Recognized as a strategic military mastermind, Erich Ludendorff was a prominent general and war hero who played a crucial role in shaping and overhauling Germany’s World War I tactics. His innovative approaches to modern warfare left a lasting impression, but controversy surrounds him due to his association with Adolf Hitler and his support of the Nazi Party.

Early Life and Career

Ludendorff was born April 9, 1865, in Kruszewnia, near Posen, Prussia (now Poznan, Poland). The son of a former aristocrat and Prussian Army officer, he attended a cadet corps school and prestigious military academy and, upon graduation, received a commission as a second lieutenant in the Prussian Army in 1885.

His military history, theory studies, operational experience, and leadership skills helped Ludendorff quickly rise through the ranks. In 1908, he was appointed to the Great General Staff, Germany’s highest military planning and coordination body. He significantly contributed to revising the Schlieffen Plan—a strategy to defeat France by mobilizing through Belgium before facing Russia on the Eastern Front—and played a role in capturing the Belgian fortress at Liege. However, his demands for extreme nationalist policies resulted in a transfer to the infantry.

World War I and the Battle of Tannenberg

With the outbreak of WWI in 1914, Ludendoff was appointed quartermaster in chief of Germany’s Second Army and later became chief of staff to General Paul von Hindenburg, who commanded the German Eighth Army and later served as Germany’s president.

Facing a Russian advance on the Eastern Front, Ludendorff and Hindenburg devised what historians have deemed a brilliant strategy to counter the threat: Encircle and trap the Russians, cutting them off from supply lines and making it impossible to escape.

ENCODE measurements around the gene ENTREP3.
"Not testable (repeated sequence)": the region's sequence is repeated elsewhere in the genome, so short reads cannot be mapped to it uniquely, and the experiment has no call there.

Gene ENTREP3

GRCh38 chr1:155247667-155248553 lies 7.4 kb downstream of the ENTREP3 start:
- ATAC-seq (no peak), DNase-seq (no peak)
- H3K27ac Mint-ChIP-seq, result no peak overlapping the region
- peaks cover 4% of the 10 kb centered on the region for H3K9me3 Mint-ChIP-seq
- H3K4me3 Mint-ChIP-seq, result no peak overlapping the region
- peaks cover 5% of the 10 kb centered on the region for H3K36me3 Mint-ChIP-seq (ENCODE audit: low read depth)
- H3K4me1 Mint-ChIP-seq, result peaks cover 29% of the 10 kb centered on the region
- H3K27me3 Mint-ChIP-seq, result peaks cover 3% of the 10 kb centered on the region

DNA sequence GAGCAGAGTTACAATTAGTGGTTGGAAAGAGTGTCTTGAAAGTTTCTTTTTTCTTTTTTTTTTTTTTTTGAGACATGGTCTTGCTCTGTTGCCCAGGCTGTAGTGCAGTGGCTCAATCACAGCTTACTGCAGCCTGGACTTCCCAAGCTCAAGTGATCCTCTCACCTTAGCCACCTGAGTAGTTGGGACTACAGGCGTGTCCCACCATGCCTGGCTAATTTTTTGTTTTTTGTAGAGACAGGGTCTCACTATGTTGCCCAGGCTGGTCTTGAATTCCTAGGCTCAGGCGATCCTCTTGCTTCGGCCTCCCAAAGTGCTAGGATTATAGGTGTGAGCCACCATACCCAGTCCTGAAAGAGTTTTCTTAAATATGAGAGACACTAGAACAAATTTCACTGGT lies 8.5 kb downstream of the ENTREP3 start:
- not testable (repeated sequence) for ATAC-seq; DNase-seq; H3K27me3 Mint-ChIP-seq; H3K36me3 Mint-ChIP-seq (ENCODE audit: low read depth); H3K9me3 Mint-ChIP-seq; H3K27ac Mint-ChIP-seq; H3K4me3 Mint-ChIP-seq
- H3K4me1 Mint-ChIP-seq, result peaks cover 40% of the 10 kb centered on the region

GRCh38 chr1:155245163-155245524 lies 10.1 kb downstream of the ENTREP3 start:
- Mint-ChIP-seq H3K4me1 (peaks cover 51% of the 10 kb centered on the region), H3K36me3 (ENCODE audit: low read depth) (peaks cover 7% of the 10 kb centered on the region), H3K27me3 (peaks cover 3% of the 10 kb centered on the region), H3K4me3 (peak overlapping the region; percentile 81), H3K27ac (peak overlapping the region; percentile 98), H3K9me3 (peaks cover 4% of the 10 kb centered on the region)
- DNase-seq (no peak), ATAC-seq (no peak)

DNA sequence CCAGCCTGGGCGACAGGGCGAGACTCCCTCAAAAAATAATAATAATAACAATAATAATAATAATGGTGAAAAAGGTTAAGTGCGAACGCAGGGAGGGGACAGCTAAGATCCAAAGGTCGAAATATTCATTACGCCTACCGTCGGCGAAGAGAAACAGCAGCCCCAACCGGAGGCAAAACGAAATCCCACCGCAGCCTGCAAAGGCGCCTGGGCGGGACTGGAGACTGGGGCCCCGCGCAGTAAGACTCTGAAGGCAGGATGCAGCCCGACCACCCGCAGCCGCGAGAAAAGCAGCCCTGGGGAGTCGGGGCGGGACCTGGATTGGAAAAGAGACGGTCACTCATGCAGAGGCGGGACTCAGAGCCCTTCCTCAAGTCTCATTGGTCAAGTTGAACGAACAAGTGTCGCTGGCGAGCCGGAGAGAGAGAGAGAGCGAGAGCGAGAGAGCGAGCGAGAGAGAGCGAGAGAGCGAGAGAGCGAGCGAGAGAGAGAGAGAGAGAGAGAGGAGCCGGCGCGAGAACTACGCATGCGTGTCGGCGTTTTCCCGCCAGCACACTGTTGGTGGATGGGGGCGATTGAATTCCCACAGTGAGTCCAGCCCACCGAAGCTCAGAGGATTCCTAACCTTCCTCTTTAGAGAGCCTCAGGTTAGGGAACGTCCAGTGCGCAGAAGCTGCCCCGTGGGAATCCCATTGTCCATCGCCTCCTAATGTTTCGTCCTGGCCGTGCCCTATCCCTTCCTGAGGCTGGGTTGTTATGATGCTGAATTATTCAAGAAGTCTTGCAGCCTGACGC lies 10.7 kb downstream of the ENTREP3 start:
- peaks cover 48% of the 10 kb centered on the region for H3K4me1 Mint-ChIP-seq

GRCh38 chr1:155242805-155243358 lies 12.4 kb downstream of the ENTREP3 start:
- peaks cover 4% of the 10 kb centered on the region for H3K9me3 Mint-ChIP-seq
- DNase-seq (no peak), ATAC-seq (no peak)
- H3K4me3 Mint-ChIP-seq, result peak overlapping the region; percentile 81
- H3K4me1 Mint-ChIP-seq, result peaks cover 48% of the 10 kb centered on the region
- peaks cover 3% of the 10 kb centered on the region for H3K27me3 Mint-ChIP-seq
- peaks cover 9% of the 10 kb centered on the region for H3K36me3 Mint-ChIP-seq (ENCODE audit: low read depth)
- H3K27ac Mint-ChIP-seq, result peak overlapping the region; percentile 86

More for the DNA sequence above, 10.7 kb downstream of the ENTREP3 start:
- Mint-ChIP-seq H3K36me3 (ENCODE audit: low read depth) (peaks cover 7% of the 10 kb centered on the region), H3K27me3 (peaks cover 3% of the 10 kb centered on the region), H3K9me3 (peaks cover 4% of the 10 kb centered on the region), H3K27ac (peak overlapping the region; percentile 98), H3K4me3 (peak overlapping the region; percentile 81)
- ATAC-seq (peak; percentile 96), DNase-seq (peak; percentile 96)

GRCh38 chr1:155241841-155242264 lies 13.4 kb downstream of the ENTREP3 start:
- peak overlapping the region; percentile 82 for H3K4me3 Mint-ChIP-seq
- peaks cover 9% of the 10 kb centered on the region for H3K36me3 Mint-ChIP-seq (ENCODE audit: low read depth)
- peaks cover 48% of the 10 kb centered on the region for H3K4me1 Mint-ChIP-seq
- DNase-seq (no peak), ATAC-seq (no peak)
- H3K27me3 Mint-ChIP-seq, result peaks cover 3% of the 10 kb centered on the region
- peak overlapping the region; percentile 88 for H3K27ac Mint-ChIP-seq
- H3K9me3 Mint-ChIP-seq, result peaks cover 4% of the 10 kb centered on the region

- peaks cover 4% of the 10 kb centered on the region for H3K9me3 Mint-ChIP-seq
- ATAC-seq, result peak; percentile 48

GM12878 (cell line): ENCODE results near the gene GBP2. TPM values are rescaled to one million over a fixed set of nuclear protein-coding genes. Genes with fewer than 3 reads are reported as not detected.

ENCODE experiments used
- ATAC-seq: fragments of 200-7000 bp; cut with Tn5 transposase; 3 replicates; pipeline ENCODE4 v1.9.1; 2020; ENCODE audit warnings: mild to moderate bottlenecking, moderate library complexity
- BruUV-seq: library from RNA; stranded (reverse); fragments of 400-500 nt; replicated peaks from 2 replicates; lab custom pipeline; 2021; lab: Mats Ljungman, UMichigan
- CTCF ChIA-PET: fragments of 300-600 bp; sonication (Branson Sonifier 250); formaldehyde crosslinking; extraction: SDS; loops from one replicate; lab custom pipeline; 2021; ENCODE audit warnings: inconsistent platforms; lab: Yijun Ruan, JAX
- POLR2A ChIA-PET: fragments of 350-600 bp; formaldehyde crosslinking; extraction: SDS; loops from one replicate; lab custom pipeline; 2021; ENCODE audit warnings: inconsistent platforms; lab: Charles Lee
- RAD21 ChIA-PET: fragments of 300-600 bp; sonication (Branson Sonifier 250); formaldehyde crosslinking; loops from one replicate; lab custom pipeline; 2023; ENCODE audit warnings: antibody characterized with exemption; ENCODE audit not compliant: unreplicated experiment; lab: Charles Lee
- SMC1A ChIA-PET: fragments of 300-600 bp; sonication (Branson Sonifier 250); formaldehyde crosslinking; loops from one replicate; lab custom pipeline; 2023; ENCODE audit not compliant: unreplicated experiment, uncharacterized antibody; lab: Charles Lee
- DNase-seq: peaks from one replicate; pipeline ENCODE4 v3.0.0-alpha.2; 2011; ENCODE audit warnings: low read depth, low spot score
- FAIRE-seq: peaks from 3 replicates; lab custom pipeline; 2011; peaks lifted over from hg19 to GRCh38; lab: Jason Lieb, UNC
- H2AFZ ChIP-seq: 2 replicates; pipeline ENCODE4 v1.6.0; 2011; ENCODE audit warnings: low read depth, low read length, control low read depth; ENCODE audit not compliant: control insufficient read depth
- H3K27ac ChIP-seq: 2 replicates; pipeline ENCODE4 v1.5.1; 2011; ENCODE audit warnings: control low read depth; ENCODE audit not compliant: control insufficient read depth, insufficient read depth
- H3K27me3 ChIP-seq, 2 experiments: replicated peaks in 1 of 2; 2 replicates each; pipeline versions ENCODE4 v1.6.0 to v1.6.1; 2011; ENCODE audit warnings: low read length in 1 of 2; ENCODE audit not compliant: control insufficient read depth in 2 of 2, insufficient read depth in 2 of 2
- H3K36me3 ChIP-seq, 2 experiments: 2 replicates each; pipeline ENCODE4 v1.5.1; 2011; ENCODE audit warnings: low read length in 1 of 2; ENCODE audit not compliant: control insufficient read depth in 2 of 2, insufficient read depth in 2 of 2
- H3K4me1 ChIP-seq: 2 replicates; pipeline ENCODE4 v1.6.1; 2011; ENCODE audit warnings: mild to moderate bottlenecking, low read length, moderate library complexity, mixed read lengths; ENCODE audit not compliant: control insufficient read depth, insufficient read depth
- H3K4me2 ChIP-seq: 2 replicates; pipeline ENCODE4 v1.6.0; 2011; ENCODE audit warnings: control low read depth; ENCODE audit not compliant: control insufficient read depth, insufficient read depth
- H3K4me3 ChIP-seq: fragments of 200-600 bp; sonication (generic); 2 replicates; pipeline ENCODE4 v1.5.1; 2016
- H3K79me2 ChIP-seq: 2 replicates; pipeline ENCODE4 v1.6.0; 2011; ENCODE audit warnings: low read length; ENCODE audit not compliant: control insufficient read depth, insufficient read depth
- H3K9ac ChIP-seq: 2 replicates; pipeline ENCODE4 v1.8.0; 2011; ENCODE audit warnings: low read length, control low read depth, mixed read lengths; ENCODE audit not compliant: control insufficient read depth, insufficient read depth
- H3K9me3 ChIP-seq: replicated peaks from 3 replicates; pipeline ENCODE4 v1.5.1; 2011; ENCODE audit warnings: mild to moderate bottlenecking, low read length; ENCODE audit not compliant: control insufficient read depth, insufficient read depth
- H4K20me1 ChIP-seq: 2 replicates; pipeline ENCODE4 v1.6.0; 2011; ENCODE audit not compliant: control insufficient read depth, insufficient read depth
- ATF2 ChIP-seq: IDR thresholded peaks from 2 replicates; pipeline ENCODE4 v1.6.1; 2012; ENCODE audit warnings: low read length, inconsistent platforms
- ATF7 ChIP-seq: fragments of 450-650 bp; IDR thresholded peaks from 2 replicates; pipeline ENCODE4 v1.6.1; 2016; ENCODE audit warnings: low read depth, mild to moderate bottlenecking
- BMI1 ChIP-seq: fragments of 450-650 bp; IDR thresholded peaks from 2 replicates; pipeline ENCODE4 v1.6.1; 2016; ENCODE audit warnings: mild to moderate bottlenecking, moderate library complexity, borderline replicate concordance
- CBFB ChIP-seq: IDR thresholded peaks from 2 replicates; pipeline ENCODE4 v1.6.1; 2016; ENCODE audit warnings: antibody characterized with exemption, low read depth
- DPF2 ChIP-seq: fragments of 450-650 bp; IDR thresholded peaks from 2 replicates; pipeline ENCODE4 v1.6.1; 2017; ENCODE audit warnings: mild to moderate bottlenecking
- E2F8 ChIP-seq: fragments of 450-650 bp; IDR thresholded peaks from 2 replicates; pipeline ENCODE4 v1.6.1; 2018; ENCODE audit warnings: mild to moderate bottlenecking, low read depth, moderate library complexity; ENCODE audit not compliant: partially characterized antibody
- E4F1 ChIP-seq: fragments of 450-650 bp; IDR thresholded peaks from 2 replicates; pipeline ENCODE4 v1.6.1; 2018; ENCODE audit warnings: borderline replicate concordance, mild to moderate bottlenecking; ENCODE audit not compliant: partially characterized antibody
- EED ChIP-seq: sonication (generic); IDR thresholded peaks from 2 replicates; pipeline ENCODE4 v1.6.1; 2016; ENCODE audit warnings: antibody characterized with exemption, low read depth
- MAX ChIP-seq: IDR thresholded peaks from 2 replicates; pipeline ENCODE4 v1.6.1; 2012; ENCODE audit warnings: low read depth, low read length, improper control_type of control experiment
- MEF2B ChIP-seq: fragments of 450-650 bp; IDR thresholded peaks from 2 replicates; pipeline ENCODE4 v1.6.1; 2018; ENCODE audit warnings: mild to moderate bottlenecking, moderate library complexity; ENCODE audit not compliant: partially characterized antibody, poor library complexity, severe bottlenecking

The Battle of Tannenberg, which took place August 26-30, 1914, resulted in a significant victory for Germany. The Russians suffered heavy casualties, thousands were taken prisoner, and the battle severely affected Russia’s war effort. It also bolstered Ludendorff’s reputation as a military strategist and leader throughout Germany. 

In 1916, Hindenburg promoted him to quartermaster general, making him his second-in-command and placing him in charge of Germany’s military supply lines and logistics. Their victories in the east led to the creation of Ober Ost, a military state of occupation with extensive power that would later influence Hitler. 

In a June 1917 issue of the Atlantic Monthly, famed journalist and war correspondent H.L. Mencken wrote that while Hindenburg may have been Germany’s idol, Ludendorff was the brains behind the operation. 

“The army is the source of all law, of all rights, of all privileges, even of all livelihood. And the army is Ludendorff,” he wrote. “... The doctrine of Ludendorff is simple: the whole energy of the German people must be concentrated on the war. All other enterprises and ambitions must be put out of mind. All business that is not necessary to the one end must be abandoned.”

In January 1917, Ludendorff’s support for resuming unrestricted submarine warfare by the German Navy, which included targeting merchant and passenger ships from both enemy and neutral countries, led the United States to side with the Allies and enter the war in April 1917. 

The Ludendorff Offensive